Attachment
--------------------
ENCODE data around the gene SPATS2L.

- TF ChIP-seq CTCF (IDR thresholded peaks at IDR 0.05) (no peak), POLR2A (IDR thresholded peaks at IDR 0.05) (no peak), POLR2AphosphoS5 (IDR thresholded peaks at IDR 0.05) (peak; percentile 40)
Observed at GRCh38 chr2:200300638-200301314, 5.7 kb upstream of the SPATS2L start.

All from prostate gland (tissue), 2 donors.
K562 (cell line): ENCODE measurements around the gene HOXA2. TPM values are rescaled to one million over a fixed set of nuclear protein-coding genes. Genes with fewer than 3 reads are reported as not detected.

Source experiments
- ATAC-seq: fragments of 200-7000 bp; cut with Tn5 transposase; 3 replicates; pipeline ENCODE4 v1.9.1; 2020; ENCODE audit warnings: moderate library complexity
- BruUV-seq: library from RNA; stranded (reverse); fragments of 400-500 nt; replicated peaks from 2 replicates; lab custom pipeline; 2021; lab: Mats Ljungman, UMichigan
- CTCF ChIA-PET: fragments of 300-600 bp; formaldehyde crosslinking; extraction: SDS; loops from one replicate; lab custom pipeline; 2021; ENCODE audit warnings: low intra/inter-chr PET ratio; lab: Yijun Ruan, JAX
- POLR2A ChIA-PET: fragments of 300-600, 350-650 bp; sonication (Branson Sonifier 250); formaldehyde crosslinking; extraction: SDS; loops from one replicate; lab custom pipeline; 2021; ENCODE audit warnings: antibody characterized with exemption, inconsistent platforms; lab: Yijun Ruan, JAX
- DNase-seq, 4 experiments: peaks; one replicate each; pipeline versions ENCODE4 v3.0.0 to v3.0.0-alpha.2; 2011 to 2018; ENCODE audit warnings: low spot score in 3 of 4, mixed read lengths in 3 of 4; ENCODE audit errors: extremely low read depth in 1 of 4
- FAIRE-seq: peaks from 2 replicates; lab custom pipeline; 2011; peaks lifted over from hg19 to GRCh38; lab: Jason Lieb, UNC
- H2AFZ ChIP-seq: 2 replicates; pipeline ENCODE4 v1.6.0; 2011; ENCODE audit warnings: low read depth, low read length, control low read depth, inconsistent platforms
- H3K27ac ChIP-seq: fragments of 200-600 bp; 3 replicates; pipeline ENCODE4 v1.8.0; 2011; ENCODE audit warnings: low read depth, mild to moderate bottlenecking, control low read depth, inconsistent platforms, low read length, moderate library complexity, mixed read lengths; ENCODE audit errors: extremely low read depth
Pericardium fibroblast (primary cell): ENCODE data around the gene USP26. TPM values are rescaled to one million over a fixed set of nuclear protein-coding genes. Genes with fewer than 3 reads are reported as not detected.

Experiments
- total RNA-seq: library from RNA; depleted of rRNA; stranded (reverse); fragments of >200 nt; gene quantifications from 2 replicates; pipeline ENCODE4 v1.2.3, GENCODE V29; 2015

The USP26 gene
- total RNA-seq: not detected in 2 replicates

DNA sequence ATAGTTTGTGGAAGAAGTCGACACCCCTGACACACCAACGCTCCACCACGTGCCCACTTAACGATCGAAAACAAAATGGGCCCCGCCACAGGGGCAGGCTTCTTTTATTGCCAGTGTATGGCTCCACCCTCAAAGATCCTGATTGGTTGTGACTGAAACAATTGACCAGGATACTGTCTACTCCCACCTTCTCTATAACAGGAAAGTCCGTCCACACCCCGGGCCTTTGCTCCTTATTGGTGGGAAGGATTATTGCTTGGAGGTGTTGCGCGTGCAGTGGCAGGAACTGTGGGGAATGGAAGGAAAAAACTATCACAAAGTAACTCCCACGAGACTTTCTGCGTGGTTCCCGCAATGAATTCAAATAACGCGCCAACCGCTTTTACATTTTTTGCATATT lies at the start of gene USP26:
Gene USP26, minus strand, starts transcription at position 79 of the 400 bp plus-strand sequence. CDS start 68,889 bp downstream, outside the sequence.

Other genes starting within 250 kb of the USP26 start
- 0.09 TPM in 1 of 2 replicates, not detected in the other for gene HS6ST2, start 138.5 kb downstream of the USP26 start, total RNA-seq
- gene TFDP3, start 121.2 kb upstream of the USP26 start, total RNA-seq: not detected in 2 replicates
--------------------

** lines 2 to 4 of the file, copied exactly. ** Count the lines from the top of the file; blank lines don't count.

- TF ChIP-seq CTCF (IDR thresholded peaks at IDR 0.05) (no peak), POLR2A (IDR thresholded peaks at IDR 0.05) (no peak), POLR2AphosphoS5 (IDR thresholded peaks at IDR 0.05) (peak; percentile 40)
Observed at GRCh38 chr2:200300638-200301314, 5.7 kb upstream of the SPATS2L start.

All from prostate gland (tissue), 2 donors.